Editorial

Charles Miller

Toronto: The past, present and future of Bitcoin

You know you’ve been to a good conference when you leave with loads of interesting bits of information, combined with a better sense of the big picture. On both counts, CoinGeek Toronto was a resounding success. But it’s another measure that I’d say was even more important: there was a palpable feeling of confidence in the Bitcoin SV (BSV) ecosystem and where it’s heading.

At the last CoinGeek conference, in London in November, Jimmy Nguyen, president of the Bitcoin Association had stood on stage to say it was time for Bitcoin to “grow up and professionalise”. In Toronto, although he hadn’t entirely dropped his favourite mantra, he hardly needed it any more. The evidence was all around him.

To pick a couple of examples, almost at random: Cole Diamond, co-founder of CoinSquare, a Toronto startup, talked about using Bitcoin to bring the entire financial services industry onto one platform. The peer to peer lending it enables will reduce the cost of borrowing and mortgages. In case there was any doubt, at the end of his presentation, Cole remarked that “everybody in this room is on the right track”.

Cole was just one of several speakers who talked about how the Bitcoin world and the financial establishment were going to be able to work together productively.

Then there were the finalists of the BSV Hackathon competition, who were equally confident about the future. Attila from TonicPow explained that a “Tonic” is a peer to peer online ad. Why not use blockchain technology to connect website owners directly with those who want to pay them to advertise on their site? And Hayden Donnelly’s Polyglot product is designed to help people use the Metanet more easily. His aim is “to open up the Metanet for entry-level developers and everyday people.” (You’ll know he’s succeeded when Microsoft’s spell check stops putting a red line underneath every time you write “Metanet”.)

The Hackathon winner was UptimeSV, whose Dean Little explained plans for his BSV-based security product to prevent DDoS (distributed denial of service) attacks. He warned that as IoT (Internet of things) devices become more common, websites face an increasing danger of being attacked by “an army of smart fridges”.

If the Hackathon finalists were the up and coming generation, established BSV entrepreneurs like Jack Liu, Alex Agut and Rafael Seibane from HandCash and Ryan X. Charles of Moneybutton weren’t resting on their laurels. Jack’s new RelayX is integrating BSV and fiat payment platforms, Handcash is looking at ways to offer “Bitcoin as a service” and Moneybutton is powering ahead with new products such as Paymail, with a staff of only three: Ryan in Silicon Valley, with two colleagues in Argentina.

So much for the present and the future – what about the past? Well that was amply covered in Jimmy Nguyen’s interview with Dr. Craig Wright. It was a revealing and sometimes emotional session, going back to the origins of Bitcoin and Craig’s work as Satoshi Nakamoto, its pseudonymous creator. Craig said he’d started thinking about electronic money as far back as the 1990s, with an early idea for a paid network that he freely admits was “a failed, totally stupid concept”.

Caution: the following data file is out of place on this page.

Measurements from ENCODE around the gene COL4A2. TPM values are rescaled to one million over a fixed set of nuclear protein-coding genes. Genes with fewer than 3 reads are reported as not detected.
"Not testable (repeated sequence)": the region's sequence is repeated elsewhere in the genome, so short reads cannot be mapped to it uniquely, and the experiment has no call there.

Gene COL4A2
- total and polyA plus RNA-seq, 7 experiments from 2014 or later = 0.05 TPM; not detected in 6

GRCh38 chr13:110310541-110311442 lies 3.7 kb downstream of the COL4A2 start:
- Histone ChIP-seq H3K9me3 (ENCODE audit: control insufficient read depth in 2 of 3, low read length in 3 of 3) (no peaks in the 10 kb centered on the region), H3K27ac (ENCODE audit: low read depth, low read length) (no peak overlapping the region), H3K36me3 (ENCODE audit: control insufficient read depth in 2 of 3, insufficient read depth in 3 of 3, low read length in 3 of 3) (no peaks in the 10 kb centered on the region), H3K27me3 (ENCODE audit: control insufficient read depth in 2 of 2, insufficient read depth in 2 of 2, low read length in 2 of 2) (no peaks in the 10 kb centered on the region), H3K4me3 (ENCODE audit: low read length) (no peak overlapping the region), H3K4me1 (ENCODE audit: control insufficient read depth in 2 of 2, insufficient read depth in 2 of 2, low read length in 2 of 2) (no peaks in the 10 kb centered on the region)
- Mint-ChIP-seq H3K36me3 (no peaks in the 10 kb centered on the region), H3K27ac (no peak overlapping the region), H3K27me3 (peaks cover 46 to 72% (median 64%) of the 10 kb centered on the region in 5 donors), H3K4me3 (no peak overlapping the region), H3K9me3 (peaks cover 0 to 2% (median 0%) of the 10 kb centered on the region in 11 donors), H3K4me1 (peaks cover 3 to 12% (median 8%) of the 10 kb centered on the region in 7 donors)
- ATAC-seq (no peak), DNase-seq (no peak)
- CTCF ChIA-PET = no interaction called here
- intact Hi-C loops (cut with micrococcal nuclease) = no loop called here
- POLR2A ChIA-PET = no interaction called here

The work that led to the Bitcoin White Paper began in earnest around 2005 when he was studying at Newcastle University in New South Wales. On the question of whether he worked alone or had help, Craig replied that “everyone has help”. He mentioned Hal Finney and Dave Kleiman (“my best friend for a long time”) but to Jimmy’s direct “did you write the White Paper?” Craig answered definitively: “yes”.

“Who managed Satoshi’s email box?,” Jimmy enquired. “Primarily me,” Craig said. And it was “generally me” who answered posts on message boards, although it was occasionally Dave Kleiman.

On the first day that Bitcoin was released, it was managed on 69 computers, Craig said, some in his house, and some on a farm, a three hour drive away. When Microsoft decided to update its software in that first week, it messed up the whole Bitcoin system and Craig had to make numerous three hour drives between the house and the farm to sort things out.

Craig ended with a moving tribute to his wife and family for putting up with him, which more than one person told me afterwards had left them in tears. “I’m better than I was,” he said, but “I’ll never be nice.”

Craig’s final message was one which felt appropriate to end the whole conference. Despite the complex and technical nature of Bitcoin, Craig is clear that the point of it is to allow people to deal with people. This is not a technology that is designed to take over and dominate our lives: “I don’t want a world where we have people isolated by machines”.

It was an ambition that many of the entrepreneurs who’d spoken earlier had echoed in practical terms: we need to work to get the technology out of people’s way; the goal is to make the world and our transactions with each other, simpler, more accountable and frictionless. Craig thanked everyone for what they were doing in taking forward what he’d started. The audience rose to give him warm, appreciative thanks – both for the openness of his interview with Jimmy and, it felt, for Bitcoin itself.

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